On November 3, 2020, it all came to a head. Trump and Perdue took early leads in Georgia that enthused their less knowledgeable supporters, but by late night it became apparent that mail ballots that took longer to count would give Biden the lead, and force Perdue into a January runoff on the same day as the long-expected Warnock-Loeffler special election runoff.

It’s in recounting the tense overtime segment of the 2020 election in Georgia that Bluestein really excels, simultaneously tracking the Trump campaign’s wild efforts to challenge the presidential results and the Senate runoff campaigns in which Trump became a millstone for his party. At first every handicapper figured Perdue and Loeffler would win, as Republicans had won every statewide partisan general election runoff in the past. But when Raffensperger certified Biden’s win on November 20 (a decision soon confirmed by Kemp), Trump went to war on his own party’s leadership, forcing the desperate Senate candidates to agree with his unsubstantiated claims of fraud even though they knew the claim the electoral machinery could not be trusted would discourage the maximum base turnout they needed. On two occasions the senators convinced Trump to personally campaign in conservative base areas of the state, only to watch him rage against Raffensperger and Kemp and Georgia’s “rigged” system. At the same time both parties poured endless resources into the state; the four Senate campaigns and outside groups backing them spent nearly a billion dollars overall. Democrats alone deployed 40,000 staff and volunteers, Bluestein tells us.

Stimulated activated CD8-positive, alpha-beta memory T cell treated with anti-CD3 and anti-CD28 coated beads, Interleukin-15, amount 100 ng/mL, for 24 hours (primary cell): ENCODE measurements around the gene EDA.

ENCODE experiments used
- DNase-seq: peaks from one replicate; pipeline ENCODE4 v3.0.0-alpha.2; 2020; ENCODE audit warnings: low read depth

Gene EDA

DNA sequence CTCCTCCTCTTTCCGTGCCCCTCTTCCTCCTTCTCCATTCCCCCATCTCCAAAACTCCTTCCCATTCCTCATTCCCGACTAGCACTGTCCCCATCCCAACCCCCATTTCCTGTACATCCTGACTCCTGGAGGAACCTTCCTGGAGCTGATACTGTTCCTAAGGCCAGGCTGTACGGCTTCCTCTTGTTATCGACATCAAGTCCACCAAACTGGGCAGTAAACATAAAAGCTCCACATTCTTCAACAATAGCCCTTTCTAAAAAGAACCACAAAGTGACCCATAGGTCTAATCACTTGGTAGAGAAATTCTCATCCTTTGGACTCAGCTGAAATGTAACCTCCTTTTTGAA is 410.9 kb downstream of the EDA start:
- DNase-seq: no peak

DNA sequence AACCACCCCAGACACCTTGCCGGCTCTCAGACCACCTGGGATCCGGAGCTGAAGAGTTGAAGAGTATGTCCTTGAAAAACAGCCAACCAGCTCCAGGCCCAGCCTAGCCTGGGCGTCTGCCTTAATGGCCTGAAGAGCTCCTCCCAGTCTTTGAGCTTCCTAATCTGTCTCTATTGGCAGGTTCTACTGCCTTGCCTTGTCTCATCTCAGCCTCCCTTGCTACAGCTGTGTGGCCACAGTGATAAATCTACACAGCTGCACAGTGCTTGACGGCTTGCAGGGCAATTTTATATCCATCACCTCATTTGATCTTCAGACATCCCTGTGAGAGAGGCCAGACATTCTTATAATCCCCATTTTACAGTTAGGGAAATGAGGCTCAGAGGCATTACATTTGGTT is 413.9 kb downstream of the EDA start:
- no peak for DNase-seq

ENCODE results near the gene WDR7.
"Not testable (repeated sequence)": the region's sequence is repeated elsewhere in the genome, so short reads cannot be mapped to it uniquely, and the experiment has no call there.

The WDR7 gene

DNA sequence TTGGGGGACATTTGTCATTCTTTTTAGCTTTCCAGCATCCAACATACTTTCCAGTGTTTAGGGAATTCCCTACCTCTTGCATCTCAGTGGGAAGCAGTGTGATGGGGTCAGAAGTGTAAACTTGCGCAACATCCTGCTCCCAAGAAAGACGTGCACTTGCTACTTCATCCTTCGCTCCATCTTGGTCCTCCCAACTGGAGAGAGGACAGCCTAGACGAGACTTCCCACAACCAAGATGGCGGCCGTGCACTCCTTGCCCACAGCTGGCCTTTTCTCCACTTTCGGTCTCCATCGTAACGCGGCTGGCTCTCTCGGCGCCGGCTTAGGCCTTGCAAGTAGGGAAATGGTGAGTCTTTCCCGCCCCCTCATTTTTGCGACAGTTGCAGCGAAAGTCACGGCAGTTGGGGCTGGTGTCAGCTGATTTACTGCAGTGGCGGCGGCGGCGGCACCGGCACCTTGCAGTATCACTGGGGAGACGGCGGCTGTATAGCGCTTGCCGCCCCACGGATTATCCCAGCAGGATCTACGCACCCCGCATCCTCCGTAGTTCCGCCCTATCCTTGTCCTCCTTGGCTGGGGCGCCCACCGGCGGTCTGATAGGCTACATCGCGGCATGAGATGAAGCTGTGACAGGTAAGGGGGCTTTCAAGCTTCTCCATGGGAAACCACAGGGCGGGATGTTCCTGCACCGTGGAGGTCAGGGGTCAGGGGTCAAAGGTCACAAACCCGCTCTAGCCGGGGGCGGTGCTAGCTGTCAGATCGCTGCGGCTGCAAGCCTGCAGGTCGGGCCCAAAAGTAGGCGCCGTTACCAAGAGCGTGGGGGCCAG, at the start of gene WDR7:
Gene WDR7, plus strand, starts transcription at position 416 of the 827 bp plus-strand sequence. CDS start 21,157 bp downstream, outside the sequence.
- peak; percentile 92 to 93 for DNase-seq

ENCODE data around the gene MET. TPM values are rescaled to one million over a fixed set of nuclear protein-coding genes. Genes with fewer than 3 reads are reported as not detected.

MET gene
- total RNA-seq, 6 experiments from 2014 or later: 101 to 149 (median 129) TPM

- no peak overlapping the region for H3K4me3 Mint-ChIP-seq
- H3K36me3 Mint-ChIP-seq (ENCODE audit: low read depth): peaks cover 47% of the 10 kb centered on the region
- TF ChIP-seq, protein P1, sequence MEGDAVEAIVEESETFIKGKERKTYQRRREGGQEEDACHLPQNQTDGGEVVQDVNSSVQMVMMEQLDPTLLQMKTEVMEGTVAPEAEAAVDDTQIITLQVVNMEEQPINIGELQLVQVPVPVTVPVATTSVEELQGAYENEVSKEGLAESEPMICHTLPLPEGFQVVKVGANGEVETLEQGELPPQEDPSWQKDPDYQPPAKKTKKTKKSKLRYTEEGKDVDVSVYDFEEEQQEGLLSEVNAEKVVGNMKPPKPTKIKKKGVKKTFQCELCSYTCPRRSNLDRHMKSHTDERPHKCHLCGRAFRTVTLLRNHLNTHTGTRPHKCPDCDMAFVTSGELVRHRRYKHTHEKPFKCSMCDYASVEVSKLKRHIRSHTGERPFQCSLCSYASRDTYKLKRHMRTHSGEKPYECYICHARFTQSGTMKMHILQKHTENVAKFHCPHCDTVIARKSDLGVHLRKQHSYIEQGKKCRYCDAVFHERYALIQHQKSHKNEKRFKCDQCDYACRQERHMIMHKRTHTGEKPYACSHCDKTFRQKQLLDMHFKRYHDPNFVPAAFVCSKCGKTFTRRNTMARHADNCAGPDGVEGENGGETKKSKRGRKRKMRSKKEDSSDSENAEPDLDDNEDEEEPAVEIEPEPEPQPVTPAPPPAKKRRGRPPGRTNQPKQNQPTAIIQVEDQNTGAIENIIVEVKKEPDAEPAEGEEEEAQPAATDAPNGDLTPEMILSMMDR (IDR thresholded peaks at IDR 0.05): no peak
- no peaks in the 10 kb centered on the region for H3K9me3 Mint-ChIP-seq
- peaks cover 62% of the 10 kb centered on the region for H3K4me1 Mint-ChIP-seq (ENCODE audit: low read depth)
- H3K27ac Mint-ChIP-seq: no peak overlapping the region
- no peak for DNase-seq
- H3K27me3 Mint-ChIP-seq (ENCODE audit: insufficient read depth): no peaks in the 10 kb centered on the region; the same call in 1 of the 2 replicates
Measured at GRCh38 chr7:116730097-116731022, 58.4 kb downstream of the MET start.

The two Democrats ran as a team, both deploying a moderate-to-liberal message similar to Biden’s, and much like Abrams’s in 2018. Ossoff excelled at aggressive attacks on his opponent; Warnock ran folksy good-humored ads mocking Loeffler’s attacks that portrayed him as a veteran-hating “radical liberal.” The two Republicans remained trapped to the end between the state party they relied on for organizing efforts and the President who undermined them at campaign events ostensibly on their behalf. No one paying attention was surprised when both Democrats won.